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Headshaking

By: Dr.Philip Johnson

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What is Headshaking?

Headshaking is a repetitious behavior that appears unexpectedly in adult life between 4 and 17 years of age. The nature of the headshaking varies, but generally it appears to be an uncontrollable urge to shake or toss the head up and down, left to right, or in circles. The neck is included in the movement in many cases, and the horse is difficult to ride.

There is no age, sex, breed or functional predisposition to the headshaking syndrome in horses. Headshaking behavior to a greater or lesser extent is dependent on various triggering factors, so the behavior may not be apparent in a veterinarian's clinic because the appropriate trigger factors may not be present. The behavior might also be suppressed by the psychological factors attributable to the unfamiliar environment.

Symptoms

Some affected horses manifest headshaking at rest and others during exercise. The problem is exacerbated during exercise and thus renders some horses useless for riding. Interestingly, there is little mention of headshaking in the old veterinary literature, implying that the condition is more prevalent now. There really isn't any consistent pattern in how the problem begins, but in some cases the onset coincides with allergy season. For these horses, headshaking can become progressively worse, and extend into the "off" seasons. In others, headshaking arises spontaneously with no apparent change of season, ownership, barn, country, or discipline.

In horses with a seasonal affliction there may be symptoms suggestive of an allergy: nose rubbing, a watery ocular and nasal discharge, low head carriage, sneezing, snorting, head pressing, pressing the muzzle into the ground. This behavior is so dramatic you'll think your horse is possessed. Some horses get so irritated or frustrated, that they will actually endangering the rider.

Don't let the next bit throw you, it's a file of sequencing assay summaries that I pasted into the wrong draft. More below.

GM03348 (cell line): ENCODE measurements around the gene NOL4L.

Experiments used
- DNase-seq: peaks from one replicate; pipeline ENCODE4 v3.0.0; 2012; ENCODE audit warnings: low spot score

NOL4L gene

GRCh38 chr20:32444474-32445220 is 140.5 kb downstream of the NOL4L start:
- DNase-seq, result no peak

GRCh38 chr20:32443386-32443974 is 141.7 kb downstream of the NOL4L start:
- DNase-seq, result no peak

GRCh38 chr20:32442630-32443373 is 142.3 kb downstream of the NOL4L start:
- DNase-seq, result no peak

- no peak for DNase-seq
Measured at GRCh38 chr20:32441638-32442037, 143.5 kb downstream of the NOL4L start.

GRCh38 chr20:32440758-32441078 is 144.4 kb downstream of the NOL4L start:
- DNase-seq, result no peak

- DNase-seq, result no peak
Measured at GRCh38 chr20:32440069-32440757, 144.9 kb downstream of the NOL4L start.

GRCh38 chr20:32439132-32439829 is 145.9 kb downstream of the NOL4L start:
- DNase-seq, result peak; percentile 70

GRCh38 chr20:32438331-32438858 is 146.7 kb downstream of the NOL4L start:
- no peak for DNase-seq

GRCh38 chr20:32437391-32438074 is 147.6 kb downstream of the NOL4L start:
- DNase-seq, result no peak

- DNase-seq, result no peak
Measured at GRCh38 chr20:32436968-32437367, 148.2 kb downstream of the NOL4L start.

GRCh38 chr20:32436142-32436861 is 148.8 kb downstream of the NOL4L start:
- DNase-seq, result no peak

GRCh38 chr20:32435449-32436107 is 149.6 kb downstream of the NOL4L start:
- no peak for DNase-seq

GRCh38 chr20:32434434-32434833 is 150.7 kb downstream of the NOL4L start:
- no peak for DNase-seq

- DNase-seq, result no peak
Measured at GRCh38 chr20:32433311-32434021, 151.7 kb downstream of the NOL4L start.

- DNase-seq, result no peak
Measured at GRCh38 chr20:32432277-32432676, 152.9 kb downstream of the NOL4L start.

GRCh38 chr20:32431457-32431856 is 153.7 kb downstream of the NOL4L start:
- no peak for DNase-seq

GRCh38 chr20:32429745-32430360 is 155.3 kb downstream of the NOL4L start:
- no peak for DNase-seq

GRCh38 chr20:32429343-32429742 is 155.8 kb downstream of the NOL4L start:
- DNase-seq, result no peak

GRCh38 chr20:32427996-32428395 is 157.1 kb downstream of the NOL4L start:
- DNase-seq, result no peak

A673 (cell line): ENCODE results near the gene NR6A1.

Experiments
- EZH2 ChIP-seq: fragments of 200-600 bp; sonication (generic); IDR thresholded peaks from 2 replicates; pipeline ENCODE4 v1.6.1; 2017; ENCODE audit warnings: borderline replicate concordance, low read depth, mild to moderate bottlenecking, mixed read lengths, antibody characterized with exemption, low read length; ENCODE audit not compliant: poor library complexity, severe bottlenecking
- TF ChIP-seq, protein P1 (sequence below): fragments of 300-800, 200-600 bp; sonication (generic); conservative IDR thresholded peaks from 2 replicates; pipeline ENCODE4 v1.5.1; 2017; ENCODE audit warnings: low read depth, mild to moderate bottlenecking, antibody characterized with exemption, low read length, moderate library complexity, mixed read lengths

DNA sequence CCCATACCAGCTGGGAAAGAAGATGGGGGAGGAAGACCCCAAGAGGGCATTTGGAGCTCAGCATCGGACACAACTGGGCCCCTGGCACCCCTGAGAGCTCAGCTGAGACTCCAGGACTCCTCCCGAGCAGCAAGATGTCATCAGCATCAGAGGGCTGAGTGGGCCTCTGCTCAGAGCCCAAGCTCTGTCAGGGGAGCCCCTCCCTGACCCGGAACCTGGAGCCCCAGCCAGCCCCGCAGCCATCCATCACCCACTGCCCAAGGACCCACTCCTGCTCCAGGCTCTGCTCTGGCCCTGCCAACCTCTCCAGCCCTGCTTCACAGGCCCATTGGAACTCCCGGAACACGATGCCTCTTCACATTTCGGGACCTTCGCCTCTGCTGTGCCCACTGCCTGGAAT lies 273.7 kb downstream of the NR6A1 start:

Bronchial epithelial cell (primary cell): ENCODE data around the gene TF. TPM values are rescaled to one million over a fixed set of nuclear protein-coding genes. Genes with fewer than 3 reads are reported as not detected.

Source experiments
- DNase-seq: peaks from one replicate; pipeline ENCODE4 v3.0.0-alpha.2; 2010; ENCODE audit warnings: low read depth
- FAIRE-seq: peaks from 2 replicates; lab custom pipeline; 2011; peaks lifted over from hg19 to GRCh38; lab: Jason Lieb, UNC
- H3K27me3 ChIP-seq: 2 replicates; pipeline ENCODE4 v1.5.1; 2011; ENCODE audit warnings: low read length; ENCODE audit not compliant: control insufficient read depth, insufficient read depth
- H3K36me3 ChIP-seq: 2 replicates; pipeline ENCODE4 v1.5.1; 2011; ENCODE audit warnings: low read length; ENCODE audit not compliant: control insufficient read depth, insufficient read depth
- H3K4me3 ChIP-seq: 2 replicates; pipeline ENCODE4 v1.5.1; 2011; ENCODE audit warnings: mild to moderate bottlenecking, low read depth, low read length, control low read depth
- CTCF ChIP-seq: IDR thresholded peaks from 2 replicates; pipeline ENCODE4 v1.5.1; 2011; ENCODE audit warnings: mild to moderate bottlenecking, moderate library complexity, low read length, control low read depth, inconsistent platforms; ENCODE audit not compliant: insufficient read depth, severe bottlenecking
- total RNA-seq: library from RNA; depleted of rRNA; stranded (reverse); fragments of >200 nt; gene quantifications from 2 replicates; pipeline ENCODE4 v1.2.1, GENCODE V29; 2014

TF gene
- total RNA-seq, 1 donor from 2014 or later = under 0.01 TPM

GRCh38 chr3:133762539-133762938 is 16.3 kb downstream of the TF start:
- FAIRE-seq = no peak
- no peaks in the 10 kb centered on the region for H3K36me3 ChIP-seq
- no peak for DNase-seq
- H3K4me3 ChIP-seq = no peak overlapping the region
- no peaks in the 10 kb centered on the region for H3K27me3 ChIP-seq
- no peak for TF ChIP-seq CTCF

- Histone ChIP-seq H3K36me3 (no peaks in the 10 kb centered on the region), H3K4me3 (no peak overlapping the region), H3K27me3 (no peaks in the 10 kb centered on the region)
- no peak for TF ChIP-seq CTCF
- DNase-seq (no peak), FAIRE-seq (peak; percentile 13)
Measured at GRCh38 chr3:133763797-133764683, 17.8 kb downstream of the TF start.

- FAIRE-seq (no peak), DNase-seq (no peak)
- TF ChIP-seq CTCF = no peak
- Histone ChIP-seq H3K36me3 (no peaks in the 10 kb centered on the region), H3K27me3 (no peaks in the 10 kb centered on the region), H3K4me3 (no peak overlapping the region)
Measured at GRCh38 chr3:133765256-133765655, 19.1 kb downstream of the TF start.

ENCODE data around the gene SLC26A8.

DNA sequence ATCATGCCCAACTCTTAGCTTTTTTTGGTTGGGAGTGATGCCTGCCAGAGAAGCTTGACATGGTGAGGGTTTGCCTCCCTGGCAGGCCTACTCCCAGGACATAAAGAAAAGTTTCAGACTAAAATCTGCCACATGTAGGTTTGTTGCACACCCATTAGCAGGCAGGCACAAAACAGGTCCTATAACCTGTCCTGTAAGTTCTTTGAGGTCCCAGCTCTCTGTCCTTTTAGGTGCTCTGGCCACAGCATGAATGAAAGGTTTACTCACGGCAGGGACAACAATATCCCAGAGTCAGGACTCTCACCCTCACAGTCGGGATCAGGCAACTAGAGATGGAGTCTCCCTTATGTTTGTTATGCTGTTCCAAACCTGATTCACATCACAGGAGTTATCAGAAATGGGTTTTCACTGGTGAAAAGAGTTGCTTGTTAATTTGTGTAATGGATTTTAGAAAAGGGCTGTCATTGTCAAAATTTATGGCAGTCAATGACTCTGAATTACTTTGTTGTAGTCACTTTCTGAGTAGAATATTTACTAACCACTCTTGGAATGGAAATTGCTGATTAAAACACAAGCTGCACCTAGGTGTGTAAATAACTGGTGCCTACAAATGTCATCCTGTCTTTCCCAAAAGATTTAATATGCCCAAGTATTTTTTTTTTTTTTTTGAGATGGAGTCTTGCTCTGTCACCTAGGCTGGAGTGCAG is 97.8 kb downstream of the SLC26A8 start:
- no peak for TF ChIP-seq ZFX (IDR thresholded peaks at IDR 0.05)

In addition to the effects of seasonal change, headshaking has also been reported to worsen in bright sunlight, on warm and humid days or when the wind blows into the affected horse's face. Some affected horses will actively seek out the shade. In a few, the clinical signs appear to affect one side of the horse's head to a greater extent than the other.

The headshaker appears to be having a reaction to an unusually irritating stimulus in the nasal passages. In some instances, affected horses act as if an insect has flown up their nose, although there is none present. Horses affected with mild clinical signs of headshaking may simply exhibit mild, periodic head movements and low-grade twitching of muscles in the face, but he may be rideable. Moderately affected horses may be rideable with some difficulty under special circumstances (cooler weather, protected from bright sunlight, and on non-windy days). More severely affected horses are difficult to control, uncontrollable or unrideable. Very severely affected horses exhibit dangerous fitful head tossing and cannot be ridden; consideration of euthanasia in these cases is not uncommon.

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